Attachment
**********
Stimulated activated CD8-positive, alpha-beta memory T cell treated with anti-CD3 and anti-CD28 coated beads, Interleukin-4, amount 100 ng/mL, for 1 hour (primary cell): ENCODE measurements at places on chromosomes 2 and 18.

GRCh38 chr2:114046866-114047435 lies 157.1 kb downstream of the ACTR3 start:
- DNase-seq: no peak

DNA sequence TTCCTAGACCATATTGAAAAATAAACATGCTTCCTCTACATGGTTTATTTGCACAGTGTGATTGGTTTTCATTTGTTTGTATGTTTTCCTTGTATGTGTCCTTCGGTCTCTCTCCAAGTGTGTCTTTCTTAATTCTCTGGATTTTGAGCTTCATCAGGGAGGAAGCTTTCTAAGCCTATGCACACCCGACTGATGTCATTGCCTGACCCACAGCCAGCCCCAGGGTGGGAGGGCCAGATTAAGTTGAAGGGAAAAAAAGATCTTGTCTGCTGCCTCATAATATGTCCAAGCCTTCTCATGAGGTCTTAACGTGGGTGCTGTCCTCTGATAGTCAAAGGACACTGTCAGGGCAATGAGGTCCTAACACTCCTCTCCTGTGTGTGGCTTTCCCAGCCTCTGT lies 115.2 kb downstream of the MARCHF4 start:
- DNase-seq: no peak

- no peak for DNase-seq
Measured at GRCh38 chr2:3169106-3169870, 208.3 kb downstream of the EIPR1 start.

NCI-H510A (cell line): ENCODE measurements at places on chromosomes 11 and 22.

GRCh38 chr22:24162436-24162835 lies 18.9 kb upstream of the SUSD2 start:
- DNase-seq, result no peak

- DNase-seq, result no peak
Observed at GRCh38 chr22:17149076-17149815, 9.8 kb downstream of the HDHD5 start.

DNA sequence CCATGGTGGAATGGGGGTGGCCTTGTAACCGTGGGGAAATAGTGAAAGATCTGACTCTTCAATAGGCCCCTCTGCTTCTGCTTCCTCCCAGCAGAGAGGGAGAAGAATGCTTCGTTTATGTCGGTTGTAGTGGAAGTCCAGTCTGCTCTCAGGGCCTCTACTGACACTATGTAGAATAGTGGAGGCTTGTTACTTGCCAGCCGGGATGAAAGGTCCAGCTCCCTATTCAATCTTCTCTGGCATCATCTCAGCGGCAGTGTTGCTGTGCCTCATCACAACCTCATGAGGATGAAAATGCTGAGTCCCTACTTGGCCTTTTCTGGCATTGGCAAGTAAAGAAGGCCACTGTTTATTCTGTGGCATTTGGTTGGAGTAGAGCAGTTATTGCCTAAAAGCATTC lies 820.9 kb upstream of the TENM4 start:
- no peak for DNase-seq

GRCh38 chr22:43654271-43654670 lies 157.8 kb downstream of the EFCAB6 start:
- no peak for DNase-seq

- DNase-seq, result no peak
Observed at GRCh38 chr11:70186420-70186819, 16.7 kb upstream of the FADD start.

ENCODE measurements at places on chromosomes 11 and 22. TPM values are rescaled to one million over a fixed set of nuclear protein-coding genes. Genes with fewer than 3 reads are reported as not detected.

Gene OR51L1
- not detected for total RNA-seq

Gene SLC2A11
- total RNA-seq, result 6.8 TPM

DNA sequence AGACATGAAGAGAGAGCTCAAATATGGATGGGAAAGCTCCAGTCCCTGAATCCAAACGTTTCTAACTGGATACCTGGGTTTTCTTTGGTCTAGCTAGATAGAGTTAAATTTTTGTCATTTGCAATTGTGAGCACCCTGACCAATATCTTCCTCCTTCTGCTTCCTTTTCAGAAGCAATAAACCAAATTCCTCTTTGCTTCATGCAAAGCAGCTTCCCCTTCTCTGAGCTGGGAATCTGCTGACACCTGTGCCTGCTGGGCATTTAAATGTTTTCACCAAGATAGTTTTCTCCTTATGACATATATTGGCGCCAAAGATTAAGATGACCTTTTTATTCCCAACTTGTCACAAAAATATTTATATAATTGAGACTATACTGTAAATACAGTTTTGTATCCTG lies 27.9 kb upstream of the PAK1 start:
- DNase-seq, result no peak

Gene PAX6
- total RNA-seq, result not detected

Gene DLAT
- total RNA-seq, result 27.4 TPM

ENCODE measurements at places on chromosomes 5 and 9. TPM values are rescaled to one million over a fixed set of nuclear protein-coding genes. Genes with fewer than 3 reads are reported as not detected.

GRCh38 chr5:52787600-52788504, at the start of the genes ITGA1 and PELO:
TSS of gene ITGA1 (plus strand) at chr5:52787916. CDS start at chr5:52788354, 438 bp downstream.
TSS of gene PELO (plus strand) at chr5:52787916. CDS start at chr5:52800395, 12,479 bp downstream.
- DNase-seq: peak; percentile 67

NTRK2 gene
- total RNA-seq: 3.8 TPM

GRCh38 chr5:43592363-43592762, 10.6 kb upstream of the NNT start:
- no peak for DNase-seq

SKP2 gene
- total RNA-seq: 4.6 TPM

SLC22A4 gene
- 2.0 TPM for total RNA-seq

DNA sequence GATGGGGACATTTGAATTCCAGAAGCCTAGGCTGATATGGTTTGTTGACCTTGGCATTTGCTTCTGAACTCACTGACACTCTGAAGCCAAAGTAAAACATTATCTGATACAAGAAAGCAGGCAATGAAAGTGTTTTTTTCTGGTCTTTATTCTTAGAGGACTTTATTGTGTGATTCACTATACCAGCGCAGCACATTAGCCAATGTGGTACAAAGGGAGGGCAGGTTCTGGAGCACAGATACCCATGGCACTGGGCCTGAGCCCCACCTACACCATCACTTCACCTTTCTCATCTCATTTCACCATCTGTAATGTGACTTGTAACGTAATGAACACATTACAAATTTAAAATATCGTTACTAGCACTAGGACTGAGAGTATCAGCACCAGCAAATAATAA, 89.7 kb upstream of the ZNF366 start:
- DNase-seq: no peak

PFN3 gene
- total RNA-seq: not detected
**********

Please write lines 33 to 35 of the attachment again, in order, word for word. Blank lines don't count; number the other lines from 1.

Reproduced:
TSS of gene PELO (plus strand) at chr5:52787916. CDS start at chr5:52800395, 12,479 bp downstream.
- DNase-seq: peak; percentile 67

NTRK2 gene